Missions and Leadership by Charles H. Spurgeon

1. If there be any one point in which the Christian church ought to keep its fervor at a white heat, it is concerning missions to the lost. If there be anything about which we cannot tolerate lukewarmness, it is in the matter of sending the gospel to a dying world.

2. There is a prayer I mean to continue to offer until it is answered, that God would pour out on this church a missionary spirit. I want to see our young men devoting themselves to the work, some that will not be afraid to venture and preach Jesus Christ in the regions beyond.

3. All your wants His love has supplied: there are shoes for your pilgrimage, armor for your warfare, strength for your labour, rest for your weariness, comfort for your sorrow.

4. He that will not serve the Lord in the Sunday-school at home, will not win children to Christ in China. Distance lends no real enchantment to Christian service.

5. Some people seem to be afraid lest we should be the means of saving some of the nonelect—but that is a fear which never troubles either my head or my heart, for I know that with all the effort and preaching in the world, we shall never bring more to Christ than Christ has had given to Him by His Father!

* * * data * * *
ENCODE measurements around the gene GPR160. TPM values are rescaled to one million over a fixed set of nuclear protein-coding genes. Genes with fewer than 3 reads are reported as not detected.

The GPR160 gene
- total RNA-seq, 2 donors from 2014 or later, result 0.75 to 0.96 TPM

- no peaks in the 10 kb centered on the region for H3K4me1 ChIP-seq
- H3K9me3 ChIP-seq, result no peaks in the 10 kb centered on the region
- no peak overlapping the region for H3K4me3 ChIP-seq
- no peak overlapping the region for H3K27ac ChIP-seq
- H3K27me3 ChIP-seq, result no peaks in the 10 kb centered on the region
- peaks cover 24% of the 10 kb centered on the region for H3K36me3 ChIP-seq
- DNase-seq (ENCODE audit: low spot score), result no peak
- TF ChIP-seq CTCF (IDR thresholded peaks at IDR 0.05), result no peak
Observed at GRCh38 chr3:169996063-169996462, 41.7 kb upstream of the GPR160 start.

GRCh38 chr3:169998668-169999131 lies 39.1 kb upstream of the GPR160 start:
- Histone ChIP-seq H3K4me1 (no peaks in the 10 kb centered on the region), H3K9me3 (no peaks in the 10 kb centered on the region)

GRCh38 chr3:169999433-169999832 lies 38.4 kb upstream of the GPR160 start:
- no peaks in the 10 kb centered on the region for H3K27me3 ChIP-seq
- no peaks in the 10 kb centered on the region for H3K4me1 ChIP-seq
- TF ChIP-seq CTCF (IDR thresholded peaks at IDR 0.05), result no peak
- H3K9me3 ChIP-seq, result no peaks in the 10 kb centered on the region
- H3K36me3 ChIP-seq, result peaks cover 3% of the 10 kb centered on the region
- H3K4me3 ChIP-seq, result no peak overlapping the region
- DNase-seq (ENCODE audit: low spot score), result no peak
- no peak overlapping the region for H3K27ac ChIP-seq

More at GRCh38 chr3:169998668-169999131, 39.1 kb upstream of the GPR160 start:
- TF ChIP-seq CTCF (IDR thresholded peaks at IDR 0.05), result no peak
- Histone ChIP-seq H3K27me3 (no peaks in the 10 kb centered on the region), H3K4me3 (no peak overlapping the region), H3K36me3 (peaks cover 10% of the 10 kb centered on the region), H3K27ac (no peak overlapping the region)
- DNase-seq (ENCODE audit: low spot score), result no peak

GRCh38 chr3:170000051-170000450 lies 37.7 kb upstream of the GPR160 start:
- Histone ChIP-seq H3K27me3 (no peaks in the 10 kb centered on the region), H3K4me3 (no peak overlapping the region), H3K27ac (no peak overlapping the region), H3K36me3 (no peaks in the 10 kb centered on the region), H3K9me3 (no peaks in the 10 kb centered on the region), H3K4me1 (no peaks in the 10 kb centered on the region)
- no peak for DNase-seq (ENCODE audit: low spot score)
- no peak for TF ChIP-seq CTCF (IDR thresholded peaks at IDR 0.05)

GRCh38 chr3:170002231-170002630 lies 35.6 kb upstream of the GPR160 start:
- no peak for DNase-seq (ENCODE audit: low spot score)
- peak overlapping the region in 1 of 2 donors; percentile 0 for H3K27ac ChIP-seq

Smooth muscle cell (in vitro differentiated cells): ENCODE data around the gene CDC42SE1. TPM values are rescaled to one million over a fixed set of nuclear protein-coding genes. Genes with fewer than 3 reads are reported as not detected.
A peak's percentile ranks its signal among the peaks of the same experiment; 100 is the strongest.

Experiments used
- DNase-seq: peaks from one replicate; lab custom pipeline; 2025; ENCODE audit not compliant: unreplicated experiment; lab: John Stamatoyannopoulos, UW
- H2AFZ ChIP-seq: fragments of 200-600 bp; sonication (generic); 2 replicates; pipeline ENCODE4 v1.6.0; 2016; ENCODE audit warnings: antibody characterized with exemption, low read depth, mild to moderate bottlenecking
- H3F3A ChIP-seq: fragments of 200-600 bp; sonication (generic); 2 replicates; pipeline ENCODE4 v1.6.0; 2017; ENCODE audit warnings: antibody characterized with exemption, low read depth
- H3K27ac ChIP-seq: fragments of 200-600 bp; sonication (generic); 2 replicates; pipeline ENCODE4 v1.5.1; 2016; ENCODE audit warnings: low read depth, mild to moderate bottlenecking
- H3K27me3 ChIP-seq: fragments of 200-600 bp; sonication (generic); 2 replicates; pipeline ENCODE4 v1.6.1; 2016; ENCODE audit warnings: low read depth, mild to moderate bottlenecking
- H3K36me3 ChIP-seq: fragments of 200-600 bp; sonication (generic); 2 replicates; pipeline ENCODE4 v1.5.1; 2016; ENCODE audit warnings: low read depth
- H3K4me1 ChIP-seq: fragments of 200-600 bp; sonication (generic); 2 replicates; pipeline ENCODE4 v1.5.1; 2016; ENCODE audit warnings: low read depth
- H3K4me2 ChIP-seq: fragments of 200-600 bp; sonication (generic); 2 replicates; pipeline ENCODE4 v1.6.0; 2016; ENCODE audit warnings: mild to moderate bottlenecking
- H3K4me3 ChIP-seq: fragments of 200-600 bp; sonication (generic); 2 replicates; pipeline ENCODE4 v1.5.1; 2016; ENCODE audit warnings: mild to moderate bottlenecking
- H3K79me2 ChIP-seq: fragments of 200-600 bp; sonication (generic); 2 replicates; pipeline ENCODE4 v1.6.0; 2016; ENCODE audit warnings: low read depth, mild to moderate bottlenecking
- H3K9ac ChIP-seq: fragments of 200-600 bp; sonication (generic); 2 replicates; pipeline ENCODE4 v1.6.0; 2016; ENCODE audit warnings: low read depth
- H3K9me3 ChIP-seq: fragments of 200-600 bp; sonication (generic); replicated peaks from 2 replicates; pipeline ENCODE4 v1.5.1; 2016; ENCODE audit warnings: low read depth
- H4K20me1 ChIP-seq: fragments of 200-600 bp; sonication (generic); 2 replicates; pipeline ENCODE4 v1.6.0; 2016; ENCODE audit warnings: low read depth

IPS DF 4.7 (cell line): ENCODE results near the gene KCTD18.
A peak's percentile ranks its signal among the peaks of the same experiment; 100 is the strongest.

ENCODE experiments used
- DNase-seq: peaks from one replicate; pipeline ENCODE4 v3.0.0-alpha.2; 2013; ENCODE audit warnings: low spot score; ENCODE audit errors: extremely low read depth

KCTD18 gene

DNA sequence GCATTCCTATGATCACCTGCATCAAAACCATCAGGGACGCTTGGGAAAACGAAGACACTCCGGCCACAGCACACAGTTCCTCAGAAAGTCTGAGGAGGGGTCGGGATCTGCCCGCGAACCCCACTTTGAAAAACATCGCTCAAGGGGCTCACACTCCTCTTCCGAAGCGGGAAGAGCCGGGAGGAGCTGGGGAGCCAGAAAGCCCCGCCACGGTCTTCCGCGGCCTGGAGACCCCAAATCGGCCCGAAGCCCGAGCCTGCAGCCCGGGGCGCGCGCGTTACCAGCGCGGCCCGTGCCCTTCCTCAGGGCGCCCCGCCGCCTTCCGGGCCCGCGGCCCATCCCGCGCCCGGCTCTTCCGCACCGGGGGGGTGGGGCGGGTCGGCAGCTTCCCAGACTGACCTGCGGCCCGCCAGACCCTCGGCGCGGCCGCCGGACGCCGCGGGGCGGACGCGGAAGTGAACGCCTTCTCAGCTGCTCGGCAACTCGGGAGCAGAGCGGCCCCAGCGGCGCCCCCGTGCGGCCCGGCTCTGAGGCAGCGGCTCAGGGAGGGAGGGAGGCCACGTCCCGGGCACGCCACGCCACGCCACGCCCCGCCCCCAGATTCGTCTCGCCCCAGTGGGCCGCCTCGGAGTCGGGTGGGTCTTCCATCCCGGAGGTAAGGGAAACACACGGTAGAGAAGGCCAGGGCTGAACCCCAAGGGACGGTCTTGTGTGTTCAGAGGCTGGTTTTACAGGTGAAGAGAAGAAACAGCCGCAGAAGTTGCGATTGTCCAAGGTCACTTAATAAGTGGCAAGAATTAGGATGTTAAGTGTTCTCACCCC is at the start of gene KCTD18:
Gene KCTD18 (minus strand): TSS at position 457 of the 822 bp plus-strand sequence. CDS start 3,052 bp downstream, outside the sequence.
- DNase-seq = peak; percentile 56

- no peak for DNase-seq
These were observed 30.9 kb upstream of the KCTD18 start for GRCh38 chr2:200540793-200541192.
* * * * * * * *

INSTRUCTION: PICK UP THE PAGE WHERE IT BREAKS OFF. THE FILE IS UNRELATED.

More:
6. If any of you are in positions where you can enjoy Christian fellowship, and you have an opportunity of earning ten times as much money in another position where you must give up that fellowship, do not do it.

7. No man ever succeeds in anything who does not give himself wholly to it: it matters not what it is, concentration is essential to perfection in any pursuit. He who would be eminent in any one direction must forego a great many other things which are perfectly allowable; these he must renounce for the sake of his one object. He will not succeed unless he sacrifices all other things to the one chief thing.

8. There is no person without a talent of some sort or other, no one without some form of power either given by nature or acquired by education. We are all endowed in some degree or other, and we must each one give an account for that talent.